How to Do Disney as An Adult

How to Do Disney as An Adult
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Recently, I wrote an article for Earn Spend Live about some of my favorite places to travel for a girls’ trip. One of the places I included on my list was Disney World. Yes, Disney is a family destination, but it’s still a great place to visit—even if you aren’t traveling with anyone under the age of 9. I’ve probably taken more trips to Disney in my twenties than I ever did as a kid.

Truth be told, I’m a self-proclaimed Disney fanatic. I’m sure I’ll be taking trips to Disney World well into my old age—so I don’t need to be sold on the idea of Disney World. But I do realize the thought of taking a trip to the Toddler-mecca isn’t appealing to a lot of people in their adulthood.

So, to those of you avoiding a trip to the happiest place on earth, here are my top tips to actually enjoy Disney World as an adult. (And if you ever need a Disney travel buddy, hit me up.)

Timing is Key

The most intimidating thing about Disney World is the crowds. If you go during the holidays or times of the year when kids are out of school, you’re going to run into more crowds. If you can time a trip in the off-season, you’ll have fewer people to deal with.

My favorite time to visit Disney is mid-October. The crowds have noticeably thinned out and you’ll see the fall Disney decorations—we’re talking the cutest pumpkin Mickeys you’ve ever seen. Avoid summer months and holidays and you’ll have a better chance of avoiding crowds.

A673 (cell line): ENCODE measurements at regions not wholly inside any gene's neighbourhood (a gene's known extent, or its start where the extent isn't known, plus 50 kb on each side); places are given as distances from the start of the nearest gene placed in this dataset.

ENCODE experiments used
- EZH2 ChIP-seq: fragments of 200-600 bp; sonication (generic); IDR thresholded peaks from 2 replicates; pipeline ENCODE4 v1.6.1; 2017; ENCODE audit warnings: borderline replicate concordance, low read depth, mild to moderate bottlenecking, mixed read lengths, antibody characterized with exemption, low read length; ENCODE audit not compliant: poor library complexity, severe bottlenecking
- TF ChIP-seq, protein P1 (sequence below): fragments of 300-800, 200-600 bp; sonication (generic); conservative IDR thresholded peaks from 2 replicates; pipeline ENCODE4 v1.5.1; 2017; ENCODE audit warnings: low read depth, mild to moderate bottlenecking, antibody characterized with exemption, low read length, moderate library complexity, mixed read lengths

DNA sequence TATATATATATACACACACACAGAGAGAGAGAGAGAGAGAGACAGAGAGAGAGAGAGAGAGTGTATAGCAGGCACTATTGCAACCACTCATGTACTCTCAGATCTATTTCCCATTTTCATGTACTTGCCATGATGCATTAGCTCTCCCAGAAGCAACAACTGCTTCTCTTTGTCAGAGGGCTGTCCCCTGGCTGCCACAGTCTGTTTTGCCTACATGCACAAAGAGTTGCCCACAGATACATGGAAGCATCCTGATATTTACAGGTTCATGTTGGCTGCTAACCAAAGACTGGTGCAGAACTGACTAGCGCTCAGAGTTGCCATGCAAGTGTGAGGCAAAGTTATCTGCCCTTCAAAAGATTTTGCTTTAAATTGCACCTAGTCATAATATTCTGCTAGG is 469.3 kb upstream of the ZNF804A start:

If crowds don’t intimidate you and you’re looking for an extra magical Disney experience, consider going during one of the festival or race weekends. Disney recently started an International Festival of the Arts in late January. The Food & Wine Festival takes place each year in the fall (September through mid-November). Wine + Food = Two of my favorite things in my favorite place.

If wine isn’t your thing, but running is, you’ve got plenty of choices for a race weekend. Yes, there’s a Food & Wine race weekend, but in addition there’s a Disney Princess marathon, a Star Wars marathon, and just a classic Disney marathon.

Pssstt…Disney Serves Alcohol

When you’re of legal drinking age, Disney can take on a whole new meaning. In my girls’ trip article, I said that I thought Epcot is the most “adult-friendly” park, probably because it serves the most alcohol in the park itself. Epcot holds a miniature world showcase at the back of the park. Imagine little versions of some famous countries: France, Italy, Germany, Mexico, Japan, Norway, etc. On one trip, my mom and I escaped the throngs of people to go to Mexico and drink margaritas. There’s even a “Drinking Around the World” bar crawl. The concept is pretty simple: have a drink at each of the countries in Epcot.

If you’re looking for more bar crawls, try to challenge yourself with the Monorail crawl. The Monorail crawl is designed to take you to the different bars located in each of the resorts along Disney’s monorail. You’ll be able to visit some of the unique Disney resorts, and it’s a great opportunity to visit one of my favorite Disney dining locations, California Grill. The best part? No DD required to transport you to each bar—the monorail will do that for you.

Disney Springs